The unusual side of Christmas in France

J Marsh 1

One of the things I like about France at Christmas is the originality of some of the festivals and markets that take place.

Of course, the French Christmas markets are well-known the world over, from the picturesque Strasbourg to the chic and trendy Christmas markets and lights of the Champs Elysées.

But, dig a little deeper and you will find more unusual celebrations.

Take for instance the Festival des Dindes – yes, that’s right, the Festival of Turkeys. For thousands in the north of France this is a must-see annual event and it is a very different kind of Christmas celebration.

Held in the town of Licques in Pas de Calais, also known as ‘Turkey Town’, this is a relatively new festival started by the Licques Vollailes, a very big poultry producer in this region. They’ve been breeding turkeys here since the 17th Century, introduced to the region by monks from the local Abbey.

They are so proud of their famous turkeys that they wanted to honour them and a new tradition was born around twenty years ago. It’s likely to stay for many years to come.


On an early weekend in December, in this small town, regional food and wine producers descend and set up stalls in an enormous covered marquis; chocolate, cheese, snails, foie gras – all the French greats are there. Wine from Alsace, cider from Picardie and Calvados from Normandy – try before you buy. There are evening fancy dress parades, dinner dances and afternoon tea dances.

But the highlight of the weekend is on the Sunday morning. At one end of Rue Principale a huge cauldron bubbles merrily, stirred by a man on a ladder with a very long spoon. This is the local liqueur – the Licquoise, heated for optimum taste and much loved by the huge crowds that have congregated close by. Close by a pen is filled with noisy birds – the famed turkeys await their big moment.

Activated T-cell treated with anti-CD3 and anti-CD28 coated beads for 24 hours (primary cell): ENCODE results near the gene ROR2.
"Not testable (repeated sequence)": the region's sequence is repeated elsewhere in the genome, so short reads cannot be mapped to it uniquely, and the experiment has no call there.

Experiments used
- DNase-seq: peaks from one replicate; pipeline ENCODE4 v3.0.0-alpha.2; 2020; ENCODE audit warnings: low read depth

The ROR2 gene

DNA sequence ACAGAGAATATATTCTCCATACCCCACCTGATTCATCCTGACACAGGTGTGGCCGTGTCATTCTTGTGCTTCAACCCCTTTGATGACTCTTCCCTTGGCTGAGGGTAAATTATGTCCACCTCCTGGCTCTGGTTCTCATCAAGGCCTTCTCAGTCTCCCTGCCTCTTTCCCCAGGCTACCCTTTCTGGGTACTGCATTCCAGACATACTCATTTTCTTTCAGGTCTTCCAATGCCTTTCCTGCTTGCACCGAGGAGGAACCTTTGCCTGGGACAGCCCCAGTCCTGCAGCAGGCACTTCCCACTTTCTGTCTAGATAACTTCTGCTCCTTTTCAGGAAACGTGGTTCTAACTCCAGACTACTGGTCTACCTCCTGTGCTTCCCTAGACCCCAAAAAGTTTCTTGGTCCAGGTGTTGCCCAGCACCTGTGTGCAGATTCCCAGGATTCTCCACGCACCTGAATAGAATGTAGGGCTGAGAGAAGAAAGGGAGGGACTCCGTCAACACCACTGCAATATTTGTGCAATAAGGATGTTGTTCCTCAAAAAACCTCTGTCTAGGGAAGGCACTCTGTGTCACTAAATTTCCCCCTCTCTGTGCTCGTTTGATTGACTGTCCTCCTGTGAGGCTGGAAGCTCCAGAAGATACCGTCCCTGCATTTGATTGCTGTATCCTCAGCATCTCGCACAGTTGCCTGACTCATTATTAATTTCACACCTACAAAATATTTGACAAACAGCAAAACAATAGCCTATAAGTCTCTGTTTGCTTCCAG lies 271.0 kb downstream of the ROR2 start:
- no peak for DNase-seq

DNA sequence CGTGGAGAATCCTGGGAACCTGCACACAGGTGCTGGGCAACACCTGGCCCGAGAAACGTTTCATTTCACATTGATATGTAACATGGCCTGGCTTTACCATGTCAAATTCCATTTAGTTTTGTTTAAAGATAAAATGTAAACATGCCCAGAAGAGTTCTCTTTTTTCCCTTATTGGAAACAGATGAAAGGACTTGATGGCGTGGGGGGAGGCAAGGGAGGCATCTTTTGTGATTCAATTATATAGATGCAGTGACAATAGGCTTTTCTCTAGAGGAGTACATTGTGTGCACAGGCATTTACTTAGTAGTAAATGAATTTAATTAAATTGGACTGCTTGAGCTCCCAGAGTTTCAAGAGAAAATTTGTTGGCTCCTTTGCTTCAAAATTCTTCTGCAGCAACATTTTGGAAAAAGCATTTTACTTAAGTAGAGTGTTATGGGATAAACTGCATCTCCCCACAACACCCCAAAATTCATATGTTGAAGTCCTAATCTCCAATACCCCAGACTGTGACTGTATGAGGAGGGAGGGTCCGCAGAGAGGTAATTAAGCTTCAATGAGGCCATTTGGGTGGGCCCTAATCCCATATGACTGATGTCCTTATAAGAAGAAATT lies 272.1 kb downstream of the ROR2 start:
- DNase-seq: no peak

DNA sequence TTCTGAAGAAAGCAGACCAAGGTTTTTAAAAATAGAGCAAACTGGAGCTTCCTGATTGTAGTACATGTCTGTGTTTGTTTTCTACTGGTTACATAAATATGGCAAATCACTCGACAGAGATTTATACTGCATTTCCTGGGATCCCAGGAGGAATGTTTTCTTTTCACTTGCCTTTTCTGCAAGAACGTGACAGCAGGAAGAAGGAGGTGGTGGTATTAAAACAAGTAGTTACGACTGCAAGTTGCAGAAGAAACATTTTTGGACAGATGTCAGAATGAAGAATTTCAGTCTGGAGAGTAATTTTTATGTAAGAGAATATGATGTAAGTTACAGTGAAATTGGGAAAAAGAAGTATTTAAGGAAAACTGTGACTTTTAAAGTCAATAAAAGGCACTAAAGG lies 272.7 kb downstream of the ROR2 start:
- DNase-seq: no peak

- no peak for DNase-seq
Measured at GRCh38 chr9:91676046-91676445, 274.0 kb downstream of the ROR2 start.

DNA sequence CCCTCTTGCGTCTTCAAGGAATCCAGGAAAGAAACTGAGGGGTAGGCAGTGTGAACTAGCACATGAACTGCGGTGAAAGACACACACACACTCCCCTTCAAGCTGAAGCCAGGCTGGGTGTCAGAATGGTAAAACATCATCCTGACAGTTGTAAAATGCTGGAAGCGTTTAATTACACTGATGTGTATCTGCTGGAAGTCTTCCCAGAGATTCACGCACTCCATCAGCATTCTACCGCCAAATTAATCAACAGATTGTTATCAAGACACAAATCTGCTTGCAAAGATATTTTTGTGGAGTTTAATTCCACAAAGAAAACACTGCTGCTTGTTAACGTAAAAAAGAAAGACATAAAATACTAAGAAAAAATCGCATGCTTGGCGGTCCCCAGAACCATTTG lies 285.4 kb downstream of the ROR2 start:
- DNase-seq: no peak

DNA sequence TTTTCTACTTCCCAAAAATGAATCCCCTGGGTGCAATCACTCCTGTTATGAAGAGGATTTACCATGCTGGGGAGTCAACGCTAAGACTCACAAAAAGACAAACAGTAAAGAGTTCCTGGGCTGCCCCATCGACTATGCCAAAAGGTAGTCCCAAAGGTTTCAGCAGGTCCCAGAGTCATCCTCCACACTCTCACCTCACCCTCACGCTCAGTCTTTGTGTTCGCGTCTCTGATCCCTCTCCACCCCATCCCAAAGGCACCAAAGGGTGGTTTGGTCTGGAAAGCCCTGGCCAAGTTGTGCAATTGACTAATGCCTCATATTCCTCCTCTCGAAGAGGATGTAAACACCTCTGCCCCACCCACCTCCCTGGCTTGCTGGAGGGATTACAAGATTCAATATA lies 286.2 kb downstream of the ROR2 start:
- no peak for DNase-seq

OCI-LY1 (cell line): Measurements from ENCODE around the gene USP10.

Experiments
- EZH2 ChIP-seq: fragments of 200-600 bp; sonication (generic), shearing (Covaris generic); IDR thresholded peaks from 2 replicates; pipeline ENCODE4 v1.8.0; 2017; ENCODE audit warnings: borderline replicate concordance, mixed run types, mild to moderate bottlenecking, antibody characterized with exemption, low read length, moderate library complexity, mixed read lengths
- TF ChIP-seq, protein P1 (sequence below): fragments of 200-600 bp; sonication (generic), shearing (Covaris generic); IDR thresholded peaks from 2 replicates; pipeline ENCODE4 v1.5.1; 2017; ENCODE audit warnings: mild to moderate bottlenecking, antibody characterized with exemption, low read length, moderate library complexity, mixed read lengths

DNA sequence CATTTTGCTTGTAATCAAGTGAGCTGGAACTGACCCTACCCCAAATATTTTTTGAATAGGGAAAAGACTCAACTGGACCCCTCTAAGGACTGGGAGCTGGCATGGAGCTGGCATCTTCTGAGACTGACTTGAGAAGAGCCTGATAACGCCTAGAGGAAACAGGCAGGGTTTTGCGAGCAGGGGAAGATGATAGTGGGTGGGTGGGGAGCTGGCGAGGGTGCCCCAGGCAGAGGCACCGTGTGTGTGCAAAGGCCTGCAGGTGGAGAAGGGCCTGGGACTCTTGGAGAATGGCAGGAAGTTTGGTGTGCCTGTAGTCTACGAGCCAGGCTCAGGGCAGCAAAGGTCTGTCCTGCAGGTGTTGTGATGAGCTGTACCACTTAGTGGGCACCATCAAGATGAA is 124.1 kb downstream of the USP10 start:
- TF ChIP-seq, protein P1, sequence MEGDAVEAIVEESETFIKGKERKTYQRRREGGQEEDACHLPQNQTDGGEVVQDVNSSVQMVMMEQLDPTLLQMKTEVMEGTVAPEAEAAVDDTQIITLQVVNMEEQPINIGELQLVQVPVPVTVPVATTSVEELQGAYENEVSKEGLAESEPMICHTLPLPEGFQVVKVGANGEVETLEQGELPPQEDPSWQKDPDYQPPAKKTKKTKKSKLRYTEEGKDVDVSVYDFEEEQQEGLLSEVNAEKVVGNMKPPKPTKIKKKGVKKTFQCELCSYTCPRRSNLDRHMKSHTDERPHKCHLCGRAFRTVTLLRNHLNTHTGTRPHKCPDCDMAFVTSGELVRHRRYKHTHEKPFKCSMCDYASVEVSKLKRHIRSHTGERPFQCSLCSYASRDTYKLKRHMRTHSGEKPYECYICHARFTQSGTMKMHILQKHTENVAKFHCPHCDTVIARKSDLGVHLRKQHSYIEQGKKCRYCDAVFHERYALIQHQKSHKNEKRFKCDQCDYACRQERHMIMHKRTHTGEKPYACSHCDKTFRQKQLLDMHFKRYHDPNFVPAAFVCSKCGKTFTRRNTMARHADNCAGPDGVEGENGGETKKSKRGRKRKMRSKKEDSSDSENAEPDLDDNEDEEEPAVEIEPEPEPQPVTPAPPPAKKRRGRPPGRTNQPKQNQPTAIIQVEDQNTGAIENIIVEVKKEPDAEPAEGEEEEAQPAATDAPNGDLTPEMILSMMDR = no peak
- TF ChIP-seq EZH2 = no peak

Various brotherhoods from local towns are there, dressed in all their finery, ready to parade through the town. Just before 11.00 a.m. a band strikes up, a bit of to-ing and fro-ing goes on, the Maire arrives. The trumpet is sounded. The pen is opened…

The turkeys leave the pen and begin a slow parade through the town, shepherded by local children and members of the Turkey brotherhood. Accordionists pass by en masse, followed by a band playing rousing music, batons twirling in the air, costumed guilds nod to the crowd, holding their banners or paraphernalia high.


Warmed by the liqueur the crowds follow the stately procession – all the way to the top of the hill. New members are initiated into the brotherhood of the turkey and then it’s time to celebrate with a glass of wine in the marquis. It’s a very authentic and fun festival and very French.

Along the route one can’t help but notice the swinging Santas! Another French custom

These Santas hang from windows, gutters, garden swings, window boxes and chimneys everywhere you go. Not sartorially elegant, not an ancient tradition – but, they have become a Christmas way of life and the children love them.

This for me is the real side of Christmas in France, though of course, I love the beautiful Christmas Markets too!

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Janine Marsh

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